A Wooden Raft Built for Loons Unites People
The handcrafted wooden raft — recently outfitted with a brand-new camouflage canopy and livestream video camera — quietly drifts around its anchor on Connors Lake in Anchorage, Alaska. Waterbirds dabble on the shallow waters, while people play with their dogs on the shoreline and jets fly overhead from the nearby Ted Stevens International Airport. The raft awaits the arrival of a pair of Pacific loons. If all goes well, they will successfully nest and fledge a chick or two.
Of the five species, Pacific loons are the most widely distributed, spending summers on lakes across Alaska and winters along the southeast Alaska coastline to as far south as Baja, California. In Anchorage, Pacific loons traditionally nested on Connors Lake where residents Jean Tam and Scott Christy enjoyed watching them each summer.
Over time, the couple became concerned with potentially harmful human activity around the lake and sought ways to protect the species. In 2003, with help from Anchorage Audubon and fellow loon enthusiasts, they handcrafted and launched the wooden raft with a livestream camera to share Connors Lake’s loons with the world. For more than 15 years, they and their fellow enthusiasts launched and retrieved the raft each summer for Pacific loons to nest.
In 2019, the couple tragically died in an airplane accident. Tam and Christy made the world of these Pacific loons accessible to so many by building this floating platform and placing the original cameras to livestream the comings and goings. Exposure to such intimate details of loon life from nest building to chick hatching creates an emotional investment, which can translate to conservation action.
Their legacy is carried on by the Jean Tam Loon Conservation Endowment Fund, led by the Alaska Conservation Foundation, which supports the Connors Lake raft project as well as other loon conservation efforts across Alaska. “To continue their legacy with their friends and family has been deeply rewarding,” said Max Goldman, the science director of Reddish Egret Ecology and manager of the Connors Lake loon project. “Everyone doesn’t get a legacy. Jean and Scott do, though, and that’s a testament to the people they were and the lives they touched, bird and human alike.”
This past May, Goldman and Tamara Zeller, a migratory bird biologist for the U.S. Fish and Wildlife Service, Alaska Region, teamed up to install the new camouflage canopy and livestream video camera on the raft. The team would periodically tune in to the livestream to see and hear what was going on.
“Listening to the loons and the sounds of urban life just brought it up a level,” said Zeller. “I found myself obsessing over the camera and was completely emotionally invested. It was like watching a soap opera and not knowing what you might see when you turned on the camera.”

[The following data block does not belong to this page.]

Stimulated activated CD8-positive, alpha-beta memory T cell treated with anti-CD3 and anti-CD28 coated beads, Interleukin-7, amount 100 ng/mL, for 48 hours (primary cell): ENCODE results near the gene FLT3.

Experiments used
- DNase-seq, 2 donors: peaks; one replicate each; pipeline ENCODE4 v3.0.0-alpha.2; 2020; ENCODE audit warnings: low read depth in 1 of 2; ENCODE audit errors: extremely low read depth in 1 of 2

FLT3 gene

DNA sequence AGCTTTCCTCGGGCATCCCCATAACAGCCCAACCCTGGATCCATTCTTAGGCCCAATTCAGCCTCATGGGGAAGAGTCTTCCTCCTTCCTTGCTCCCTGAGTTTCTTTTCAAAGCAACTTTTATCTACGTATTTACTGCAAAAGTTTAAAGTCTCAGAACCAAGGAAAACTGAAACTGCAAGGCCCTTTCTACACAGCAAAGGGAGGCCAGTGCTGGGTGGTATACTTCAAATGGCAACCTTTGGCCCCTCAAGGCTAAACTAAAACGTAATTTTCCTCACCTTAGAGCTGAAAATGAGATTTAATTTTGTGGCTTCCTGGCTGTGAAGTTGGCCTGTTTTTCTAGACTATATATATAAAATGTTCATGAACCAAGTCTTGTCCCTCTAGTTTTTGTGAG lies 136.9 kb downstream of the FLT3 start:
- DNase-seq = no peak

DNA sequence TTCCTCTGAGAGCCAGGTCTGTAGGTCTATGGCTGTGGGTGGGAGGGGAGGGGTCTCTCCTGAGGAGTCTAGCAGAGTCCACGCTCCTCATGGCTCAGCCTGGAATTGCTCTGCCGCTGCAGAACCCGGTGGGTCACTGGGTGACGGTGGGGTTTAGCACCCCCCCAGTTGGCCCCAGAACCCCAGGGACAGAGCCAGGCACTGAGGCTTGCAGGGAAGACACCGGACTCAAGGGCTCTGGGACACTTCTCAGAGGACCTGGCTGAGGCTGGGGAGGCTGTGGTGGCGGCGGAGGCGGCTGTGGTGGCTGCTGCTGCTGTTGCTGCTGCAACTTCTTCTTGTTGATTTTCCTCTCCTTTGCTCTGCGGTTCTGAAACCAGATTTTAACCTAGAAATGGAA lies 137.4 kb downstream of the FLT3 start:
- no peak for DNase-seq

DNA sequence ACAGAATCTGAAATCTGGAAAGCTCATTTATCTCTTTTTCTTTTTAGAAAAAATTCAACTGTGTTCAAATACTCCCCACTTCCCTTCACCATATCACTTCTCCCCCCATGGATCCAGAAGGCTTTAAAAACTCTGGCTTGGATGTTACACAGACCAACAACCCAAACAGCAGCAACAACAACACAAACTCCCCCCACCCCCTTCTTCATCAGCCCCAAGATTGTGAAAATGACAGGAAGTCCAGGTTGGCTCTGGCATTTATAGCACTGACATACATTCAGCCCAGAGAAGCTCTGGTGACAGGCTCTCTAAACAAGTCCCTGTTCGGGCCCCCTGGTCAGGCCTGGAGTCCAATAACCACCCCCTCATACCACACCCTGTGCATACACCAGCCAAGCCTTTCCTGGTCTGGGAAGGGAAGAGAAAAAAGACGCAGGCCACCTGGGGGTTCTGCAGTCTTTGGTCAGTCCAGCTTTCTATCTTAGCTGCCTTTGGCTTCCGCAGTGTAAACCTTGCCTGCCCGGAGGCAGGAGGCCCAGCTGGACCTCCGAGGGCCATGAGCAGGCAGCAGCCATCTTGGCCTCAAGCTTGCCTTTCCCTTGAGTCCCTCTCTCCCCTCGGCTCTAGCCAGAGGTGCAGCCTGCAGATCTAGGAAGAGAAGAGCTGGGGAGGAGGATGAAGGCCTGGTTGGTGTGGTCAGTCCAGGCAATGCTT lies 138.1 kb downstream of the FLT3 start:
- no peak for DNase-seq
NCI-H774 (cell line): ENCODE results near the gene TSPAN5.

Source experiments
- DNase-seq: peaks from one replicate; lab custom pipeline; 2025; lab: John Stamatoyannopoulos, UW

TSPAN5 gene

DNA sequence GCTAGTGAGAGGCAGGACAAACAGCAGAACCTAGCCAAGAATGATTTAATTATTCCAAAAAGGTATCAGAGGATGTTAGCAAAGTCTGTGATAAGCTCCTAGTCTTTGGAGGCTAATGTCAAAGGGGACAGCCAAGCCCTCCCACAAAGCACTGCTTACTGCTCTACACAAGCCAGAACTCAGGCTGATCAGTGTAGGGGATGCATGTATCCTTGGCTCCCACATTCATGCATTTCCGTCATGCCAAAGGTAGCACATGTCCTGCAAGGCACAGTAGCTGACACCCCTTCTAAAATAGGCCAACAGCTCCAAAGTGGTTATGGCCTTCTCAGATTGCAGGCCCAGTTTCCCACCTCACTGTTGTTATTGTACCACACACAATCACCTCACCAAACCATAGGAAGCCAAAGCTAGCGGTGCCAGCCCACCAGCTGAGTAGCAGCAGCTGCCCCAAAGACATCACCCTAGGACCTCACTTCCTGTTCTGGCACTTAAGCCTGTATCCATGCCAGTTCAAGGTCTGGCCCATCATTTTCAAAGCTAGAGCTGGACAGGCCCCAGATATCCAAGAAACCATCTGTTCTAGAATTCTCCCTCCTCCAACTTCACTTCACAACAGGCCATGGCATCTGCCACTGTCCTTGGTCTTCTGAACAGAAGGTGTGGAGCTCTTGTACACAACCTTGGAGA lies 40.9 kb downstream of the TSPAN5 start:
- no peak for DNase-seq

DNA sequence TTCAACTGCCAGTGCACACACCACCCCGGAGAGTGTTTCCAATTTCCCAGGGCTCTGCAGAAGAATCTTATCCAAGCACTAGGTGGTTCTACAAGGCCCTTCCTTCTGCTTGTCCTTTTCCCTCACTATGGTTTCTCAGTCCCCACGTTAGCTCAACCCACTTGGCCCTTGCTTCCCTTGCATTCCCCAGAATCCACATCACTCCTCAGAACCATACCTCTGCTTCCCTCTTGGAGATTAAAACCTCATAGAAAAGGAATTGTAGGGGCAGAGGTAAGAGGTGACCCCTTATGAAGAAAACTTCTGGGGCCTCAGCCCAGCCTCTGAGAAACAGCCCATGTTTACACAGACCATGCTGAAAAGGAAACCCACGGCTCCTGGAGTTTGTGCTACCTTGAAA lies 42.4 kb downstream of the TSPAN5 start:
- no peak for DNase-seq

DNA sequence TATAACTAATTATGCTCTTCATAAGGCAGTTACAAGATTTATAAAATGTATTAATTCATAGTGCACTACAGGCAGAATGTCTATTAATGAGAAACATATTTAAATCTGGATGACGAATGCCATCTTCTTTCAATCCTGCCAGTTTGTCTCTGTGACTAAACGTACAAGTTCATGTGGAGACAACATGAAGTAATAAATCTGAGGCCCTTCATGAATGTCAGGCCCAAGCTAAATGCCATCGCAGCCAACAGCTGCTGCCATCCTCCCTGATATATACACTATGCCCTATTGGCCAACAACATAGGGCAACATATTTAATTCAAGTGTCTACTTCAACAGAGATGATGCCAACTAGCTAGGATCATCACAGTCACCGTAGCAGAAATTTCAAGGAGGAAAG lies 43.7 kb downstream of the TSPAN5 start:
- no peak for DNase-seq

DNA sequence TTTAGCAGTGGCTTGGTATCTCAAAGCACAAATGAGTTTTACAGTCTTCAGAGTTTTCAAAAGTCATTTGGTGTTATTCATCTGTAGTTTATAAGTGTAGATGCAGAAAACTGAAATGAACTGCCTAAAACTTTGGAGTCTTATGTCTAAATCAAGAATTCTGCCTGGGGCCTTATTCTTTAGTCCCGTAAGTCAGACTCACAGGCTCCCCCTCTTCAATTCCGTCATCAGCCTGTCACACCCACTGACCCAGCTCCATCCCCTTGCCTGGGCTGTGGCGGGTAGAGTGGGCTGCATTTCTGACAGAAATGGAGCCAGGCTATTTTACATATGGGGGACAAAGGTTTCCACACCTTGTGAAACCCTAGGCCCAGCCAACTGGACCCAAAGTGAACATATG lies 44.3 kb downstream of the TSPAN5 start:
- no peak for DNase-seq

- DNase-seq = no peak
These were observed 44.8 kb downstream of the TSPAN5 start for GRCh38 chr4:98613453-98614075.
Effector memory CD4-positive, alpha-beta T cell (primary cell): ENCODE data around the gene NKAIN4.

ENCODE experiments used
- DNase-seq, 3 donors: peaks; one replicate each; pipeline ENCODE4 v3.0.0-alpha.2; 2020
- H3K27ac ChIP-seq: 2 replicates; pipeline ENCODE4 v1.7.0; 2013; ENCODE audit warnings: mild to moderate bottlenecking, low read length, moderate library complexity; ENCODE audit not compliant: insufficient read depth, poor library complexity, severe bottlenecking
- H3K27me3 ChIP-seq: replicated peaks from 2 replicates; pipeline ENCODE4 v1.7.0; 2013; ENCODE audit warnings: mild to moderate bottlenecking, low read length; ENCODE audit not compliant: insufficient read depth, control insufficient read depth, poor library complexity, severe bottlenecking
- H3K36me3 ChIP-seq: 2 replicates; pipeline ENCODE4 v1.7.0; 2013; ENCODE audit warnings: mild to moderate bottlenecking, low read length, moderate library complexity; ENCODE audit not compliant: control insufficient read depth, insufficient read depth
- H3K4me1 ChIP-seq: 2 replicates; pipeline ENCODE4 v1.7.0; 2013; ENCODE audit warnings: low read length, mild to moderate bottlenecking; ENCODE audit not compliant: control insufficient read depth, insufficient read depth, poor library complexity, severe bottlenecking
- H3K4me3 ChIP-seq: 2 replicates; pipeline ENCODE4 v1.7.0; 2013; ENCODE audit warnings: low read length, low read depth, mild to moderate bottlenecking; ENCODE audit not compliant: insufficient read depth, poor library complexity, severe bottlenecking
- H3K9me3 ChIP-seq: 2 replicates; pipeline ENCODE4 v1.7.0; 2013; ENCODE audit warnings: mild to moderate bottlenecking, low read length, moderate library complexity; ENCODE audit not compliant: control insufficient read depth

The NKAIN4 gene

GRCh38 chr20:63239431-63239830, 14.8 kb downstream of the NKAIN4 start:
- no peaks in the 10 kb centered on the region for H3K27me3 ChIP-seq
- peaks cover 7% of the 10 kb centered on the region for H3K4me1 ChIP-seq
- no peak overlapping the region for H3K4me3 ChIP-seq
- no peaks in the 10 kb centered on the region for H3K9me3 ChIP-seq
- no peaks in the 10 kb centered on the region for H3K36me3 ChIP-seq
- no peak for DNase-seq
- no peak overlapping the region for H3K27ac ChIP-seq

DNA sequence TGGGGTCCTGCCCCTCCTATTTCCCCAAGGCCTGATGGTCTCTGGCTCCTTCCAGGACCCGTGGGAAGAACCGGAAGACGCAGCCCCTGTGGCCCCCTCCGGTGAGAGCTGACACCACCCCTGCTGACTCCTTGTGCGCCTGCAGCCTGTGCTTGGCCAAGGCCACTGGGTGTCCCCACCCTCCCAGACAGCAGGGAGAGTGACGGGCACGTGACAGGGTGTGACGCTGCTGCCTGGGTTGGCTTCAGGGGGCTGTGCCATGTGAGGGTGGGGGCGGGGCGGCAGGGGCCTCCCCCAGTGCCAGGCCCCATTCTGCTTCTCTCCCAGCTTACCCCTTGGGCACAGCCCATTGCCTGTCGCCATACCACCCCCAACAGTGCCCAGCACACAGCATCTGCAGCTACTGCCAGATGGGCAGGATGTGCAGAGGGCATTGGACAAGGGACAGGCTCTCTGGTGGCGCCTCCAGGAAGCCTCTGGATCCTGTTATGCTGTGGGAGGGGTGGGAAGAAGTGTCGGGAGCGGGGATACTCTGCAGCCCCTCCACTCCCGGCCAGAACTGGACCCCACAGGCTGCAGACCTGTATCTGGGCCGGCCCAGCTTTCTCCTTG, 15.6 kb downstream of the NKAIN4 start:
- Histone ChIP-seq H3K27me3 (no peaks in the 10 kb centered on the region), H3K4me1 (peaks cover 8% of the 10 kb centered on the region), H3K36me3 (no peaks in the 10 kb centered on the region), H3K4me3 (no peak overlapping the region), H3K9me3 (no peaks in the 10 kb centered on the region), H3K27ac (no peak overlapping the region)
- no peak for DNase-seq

Goldman also thought it was like watching a soap opera. “There was always something ridiculous going on when I tuned in,” he said. “From otters taking over the raft for a nap to some “not safe for work” loon activity, eggs arriving, an adorable chick hatching, and the tragedy of an unhatched egg. It was emotionally exhausting.”
Over the next few months, the Pacific loons would come to know the raft as home — at least for the summer.
Thanks to the work of the Alaska Conservation Foundation and the U.S. Fish and Wildlife Service, Alaska Region, the handcrafted wooden raft successfully supported the nesting and fledging of a Pacific loon once again. “This summer, the Connors Lake loon project added one more loon to the world and that feels good,” said Goldman.
The story of the Connors Lake loons highlights not only the passion that devoted naturalists Jean Tam and Scott Christy had for the loons and the natural world, but also the importance of protecting these species from harmful human activity. “The continuation of Jean and Scott’s work is tremendously rewarding,” said Zeller. “I hope the project generates in other urban dwellers a connection to and respect for the wildlife just outside their doors.”
Loon populations worldwide are declining due to habitat loss, human disturbance, and environmental pollution from heavy metals, such as mercury and lead. Lead is toxic to loons and other wildlife when ingested and often leads to death. Death from lead poisoning has been shown to have population-level effects on common loons in areas of the lower 48 states.
While it is important to understand what is happening with loons at a population level, change often comes from the passions we develop in our own backyards. You can help loons by:
- Leaving the shoreline of lakes, islands and marshy areas undeveloped.
- Keeping pets on leashes unless you are in a designated off-leash area and your pet is under voice control.
- Recycling fishing line to prevent loons and other wildlife from becoming entangled.
- Using non-toxic, lead-free fishing tackle like steel, tin, tungsten, and bismuth sinkers and asking your local retailer to keep these alternatives in stock.
- Picking up hooks and tackle.
Tour the lakes of the largest city in North America where loons nest and produce offspring: A Loon’s-Eye View of Anchorage
Authored by Andrea Medeiros, External Affairs, U.S. Fish & Wildlife Service, and Grace Rodgers, Science Applications, U.S. Fish & Wildlife Service.
In Alaska we are shared stewards of world renowned natural resources and our nation’s last true wild places. Our hope is that each generation has the opportunity to live with, live from, discover and enjoy the wildness of this awe-inspiring land and the people who love and depend on it.
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